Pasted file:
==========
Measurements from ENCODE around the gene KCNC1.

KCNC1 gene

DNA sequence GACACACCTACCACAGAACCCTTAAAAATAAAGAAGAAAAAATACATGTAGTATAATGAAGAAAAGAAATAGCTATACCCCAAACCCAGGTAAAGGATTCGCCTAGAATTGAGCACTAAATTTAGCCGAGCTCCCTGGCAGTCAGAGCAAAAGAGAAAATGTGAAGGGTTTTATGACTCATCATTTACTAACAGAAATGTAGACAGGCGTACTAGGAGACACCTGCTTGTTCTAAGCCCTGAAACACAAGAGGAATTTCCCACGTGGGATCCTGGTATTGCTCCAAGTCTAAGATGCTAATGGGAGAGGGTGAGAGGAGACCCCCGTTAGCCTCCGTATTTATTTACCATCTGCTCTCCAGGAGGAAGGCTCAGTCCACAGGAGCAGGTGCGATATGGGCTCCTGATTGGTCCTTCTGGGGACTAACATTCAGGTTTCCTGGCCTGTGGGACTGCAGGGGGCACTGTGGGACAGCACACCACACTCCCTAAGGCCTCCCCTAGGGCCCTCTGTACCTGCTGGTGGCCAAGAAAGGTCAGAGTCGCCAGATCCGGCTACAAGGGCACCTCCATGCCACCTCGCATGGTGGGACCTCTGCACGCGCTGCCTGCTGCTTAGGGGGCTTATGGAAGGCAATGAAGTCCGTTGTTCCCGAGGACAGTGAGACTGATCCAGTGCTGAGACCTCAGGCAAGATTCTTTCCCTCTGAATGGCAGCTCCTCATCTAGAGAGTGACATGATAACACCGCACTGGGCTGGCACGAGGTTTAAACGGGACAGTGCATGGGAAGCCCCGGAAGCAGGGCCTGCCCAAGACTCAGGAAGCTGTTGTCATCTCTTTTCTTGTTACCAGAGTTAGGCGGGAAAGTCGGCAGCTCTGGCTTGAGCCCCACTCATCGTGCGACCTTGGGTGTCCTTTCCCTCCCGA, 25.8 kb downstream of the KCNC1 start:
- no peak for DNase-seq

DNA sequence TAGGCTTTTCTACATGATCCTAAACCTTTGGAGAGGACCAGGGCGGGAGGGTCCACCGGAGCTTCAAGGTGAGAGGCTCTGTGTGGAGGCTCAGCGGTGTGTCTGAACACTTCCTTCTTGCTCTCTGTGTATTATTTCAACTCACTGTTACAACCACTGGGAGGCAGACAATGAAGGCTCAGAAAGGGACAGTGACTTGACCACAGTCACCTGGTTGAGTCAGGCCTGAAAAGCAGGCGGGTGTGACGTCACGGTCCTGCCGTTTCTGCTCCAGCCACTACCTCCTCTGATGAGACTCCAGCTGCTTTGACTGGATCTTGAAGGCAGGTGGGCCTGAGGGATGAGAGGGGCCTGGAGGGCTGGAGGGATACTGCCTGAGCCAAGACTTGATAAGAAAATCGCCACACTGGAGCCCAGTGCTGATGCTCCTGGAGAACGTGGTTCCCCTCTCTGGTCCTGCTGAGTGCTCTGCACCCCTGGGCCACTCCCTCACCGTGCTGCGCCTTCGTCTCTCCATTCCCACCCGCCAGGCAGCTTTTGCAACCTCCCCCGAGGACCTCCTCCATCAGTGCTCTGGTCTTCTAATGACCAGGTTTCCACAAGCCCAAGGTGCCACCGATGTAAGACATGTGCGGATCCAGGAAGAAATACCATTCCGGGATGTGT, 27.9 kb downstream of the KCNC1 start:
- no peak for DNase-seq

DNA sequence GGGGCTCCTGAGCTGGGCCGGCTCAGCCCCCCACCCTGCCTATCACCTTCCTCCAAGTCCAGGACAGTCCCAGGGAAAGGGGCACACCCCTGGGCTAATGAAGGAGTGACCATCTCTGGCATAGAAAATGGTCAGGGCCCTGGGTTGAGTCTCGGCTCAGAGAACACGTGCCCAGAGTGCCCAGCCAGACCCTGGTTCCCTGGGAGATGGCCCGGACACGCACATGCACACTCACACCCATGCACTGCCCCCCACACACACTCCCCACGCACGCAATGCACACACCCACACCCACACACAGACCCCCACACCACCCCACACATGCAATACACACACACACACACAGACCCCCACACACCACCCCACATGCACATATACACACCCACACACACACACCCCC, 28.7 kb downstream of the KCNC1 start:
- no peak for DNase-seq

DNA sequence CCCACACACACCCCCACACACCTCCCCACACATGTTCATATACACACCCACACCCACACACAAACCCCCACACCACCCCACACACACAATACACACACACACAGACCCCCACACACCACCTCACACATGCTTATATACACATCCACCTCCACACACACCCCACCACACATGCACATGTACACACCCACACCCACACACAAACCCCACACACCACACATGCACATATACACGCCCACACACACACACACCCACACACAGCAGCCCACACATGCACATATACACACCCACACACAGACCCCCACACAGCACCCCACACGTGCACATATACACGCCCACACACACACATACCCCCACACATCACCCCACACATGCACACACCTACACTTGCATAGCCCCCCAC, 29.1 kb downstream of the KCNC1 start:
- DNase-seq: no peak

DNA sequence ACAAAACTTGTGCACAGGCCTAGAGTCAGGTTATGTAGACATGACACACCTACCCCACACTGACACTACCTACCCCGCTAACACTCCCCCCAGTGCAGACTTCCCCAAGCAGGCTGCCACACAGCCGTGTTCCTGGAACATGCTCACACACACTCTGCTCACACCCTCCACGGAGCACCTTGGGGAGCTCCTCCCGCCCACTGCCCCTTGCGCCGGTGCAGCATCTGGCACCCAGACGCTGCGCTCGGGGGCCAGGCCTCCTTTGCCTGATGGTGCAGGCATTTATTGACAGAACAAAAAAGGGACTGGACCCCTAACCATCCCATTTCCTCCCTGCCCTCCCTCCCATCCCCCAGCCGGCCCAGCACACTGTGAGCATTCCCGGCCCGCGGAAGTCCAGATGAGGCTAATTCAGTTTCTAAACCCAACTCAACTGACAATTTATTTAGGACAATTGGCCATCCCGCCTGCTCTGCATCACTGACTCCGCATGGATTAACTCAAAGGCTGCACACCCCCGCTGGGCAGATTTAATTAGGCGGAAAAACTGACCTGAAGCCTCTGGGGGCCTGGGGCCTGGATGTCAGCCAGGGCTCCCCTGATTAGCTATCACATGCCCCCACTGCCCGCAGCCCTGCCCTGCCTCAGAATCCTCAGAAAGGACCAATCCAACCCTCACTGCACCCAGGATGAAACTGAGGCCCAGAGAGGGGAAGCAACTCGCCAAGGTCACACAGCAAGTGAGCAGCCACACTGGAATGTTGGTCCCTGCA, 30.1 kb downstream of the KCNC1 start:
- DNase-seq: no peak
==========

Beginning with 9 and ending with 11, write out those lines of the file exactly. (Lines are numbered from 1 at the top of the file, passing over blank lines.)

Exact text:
DNA sequence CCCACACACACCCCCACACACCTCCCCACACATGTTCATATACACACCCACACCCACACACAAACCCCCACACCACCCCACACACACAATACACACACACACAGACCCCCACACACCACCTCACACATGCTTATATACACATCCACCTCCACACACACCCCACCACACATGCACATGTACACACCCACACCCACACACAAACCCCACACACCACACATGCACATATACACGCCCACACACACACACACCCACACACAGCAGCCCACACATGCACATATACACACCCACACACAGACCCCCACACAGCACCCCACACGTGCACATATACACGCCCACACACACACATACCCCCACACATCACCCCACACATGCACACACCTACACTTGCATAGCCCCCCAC, 29.1 kb downstream of the KCNC1 start:
- DNase-seq: no peak

DNA sequence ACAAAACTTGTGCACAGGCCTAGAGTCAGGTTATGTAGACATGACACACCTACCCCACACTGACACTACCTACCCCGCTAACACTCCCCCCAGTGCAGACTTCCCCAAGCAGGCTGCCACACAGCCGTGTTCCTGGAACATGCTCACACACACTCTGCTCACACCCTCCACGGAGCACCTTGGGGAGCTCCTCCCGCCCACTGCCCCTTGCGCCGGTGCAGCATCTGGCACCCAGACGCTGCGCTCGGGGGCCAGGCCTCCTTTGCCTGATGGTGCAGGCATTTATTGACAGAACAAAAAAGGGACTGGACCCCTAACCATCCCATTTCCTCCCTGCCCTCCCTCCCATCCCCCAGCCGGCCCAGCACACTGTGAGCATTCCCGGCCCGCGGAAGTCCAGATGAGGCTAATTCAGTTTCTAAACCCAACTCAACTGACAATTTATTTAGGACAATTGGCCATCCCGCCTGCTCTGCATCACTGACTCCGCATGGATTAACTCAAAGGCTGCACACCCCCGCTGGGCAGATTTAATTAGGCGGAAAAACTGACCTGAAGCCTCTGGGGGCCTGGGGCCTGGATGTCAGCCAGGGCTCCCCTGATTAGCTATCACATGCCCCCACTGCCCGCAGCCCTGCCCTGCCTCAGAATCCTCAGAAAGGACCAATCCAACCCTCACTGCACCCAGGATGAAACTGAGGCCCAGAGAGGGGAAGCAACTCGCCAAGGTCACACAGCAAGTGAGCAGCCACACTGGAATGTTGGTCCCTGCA, 30.1 kb downstream of the KCNC1 start: